The incident shines a light on an Islamophobic campaign called "Love Jihad" propagated by the Hindutva extremists. It means Muslim men lure Hindu women, entrap them in love and then convert them to Islam before turning them into "baby producing machines".

While the so-called Love Jihad was invented to target Muslim men, Sulli Deals is part of the wider Hindutva agenda to normalise the harassment and sexual assaults of Muslim women.

“It is not merely humiliating and mockery, but a precursor to physical violence, and if these perpetrators can collect data on Muslim women, what is to say they won't be able to gather addresses of at least a few when repeated calls have been made for abduction,” says Afreen Fatima, the JNU student activist among the many targeted Muslim women.

“Last time when I made a (police) complaint against ‘Liberal Doge Live’, my F.I.R (formal police investigation) was randomly closed. The online harassment of Muslim women is nothing new but this auctioning is disturbing to the core,” says Hasiba Amin, National Convenor of Social Media at the Indian National Congress, the leading opposition party of India. Hasiba is still hoping for strong legal actions this time.

Despite many legal complaints by these women as well as the National Commission for Women and Delhi Commission for Women, Indian Police have started investigating the incident, to which one of the women targeted via Sulli Deals, Pilot Hana Mohsin Khan says, “The Police have been kind to me when I made the complaint, I am hopeful they will put these men to account.”

It's been five days since the incident gained public attention. The police haven't made any breakthrough in the case yet. 

A lot of the women whose pictures were up on the site are exasperated over the pin-drop silence of India's upper-class liberal voices. Unlike the times of an Instagram group chat with the name ‘Bois Locker Room’ created by teenagers from Southern Delhi (mostly schoolboys) as a matter of pleasure to objectify women with graphic sexual language, and when the screenshots were leaked by a woman who joined the group disguised as a boy, the incident saw a huge uproar on social media with #BoysLockerRoom remained among the top trends for several days. Whereas, silence over ‘Sulli Deal of the Day’ desolates Muslim women as they feel the country's progressive feminists and activists have taken a back seat on the systemic targeting of Muslim women.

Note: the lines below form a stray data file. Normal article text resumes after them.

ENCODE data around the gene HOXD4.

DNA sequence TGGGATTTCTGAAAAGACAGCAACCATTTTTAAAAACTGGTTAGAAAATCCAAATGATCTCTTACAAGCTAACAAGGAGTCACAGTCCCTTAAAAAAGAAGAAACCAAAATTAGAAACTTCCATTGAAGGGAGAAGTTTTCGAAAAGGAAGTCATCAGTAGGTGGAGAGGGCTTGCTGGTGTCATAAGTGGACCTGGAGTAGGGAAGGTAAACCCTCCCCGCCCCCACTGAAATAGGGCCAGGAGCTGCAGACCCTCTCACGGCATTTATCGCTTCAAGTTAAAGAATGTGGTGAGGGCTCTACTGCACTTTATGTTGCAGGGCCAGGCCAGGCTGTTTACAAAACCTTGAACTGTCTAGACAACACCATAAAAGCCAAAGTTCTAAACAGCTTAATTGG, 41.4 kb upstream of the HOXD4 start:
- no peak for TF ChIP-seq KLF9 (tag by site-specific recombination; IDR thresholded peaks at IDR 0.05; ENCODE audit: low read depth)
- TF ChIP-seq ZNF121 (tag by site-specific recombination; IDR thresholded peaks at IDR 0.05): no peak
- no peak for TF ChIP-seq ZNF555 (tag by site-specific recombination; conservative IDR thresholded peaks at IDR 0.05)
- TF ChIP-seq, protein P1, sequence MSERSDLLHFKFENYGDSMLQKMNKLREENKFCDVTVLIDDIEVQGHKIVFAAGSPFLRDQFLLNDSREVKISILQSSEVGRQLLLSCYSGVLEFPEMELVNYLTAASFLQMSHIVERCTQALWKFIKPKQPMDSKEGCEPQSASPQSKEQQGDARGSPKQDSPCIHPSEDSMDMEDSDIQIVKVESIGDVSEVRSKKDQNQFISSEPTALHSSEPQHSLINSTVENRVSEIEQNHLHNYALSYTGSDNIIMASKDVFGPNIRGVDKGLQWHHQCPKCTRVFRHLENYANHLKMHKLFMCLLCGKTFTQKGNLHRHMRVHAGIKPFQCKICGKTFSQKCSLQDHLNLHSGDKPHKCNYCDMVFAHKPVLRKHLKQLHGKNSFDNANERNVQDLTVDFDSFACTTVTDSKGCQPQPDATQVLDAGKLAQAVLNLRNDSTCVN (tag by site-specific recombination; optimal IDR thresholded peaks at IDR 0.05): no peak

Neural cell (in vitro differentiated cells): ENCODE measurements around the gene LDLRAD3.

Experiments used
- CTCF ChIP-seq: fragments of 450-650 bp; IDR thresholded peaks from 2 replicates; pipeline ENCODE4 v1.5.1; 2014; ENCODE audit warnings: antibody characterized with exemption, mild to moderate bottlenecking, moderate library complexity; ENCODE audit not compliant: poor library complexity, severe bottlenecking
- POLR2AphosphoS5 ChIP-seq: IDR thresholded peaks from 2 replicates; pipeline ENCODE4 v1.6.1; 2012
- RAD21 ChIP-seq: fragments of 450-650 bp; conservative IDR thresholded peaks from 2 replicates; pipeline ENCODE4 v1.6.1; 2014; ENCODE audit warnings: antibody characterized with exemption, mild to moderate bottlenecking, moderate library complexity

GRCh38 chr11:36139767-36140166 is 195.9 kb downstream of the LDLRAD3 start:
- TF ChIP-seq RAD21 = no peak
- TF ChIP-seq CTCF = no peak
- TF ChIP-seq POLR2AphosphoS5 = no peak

Take the recent case of Safoora Zargar, a research student and activist from Jamia Millia Islamia, who was slandered and slut-shamed on social media by the Hindutva extremists, as she has been critical of the new Citizenship Amendment Act (CAA) where Jamia Millia Islamia has been an epicentre of the anti-CAA Movement.

“Muslim women will always be seen as a Muslim first and woman later, being vocal on social media is so risky that you never know when and how you will be attacked again which is extremely frightening,” says Afreen Ali, a Delhi based social worker among the many targeted Muslim women who have been actively raising funds for Covid-19 patients. She adds, “I have always seen selective outrage when the victims are Muslims, threats of sexual violence and lynchings of our men are normalised to an extent where no one cares.”

As much as Indian Muslim women and activists are determined to fight everyday discrimination, they feel equally saddened by the progressive groups' lack of commitment to come up with a meaningful campaign against the sadist and misogynistic attacks Muslim women are facing in the country.

Source: TRT World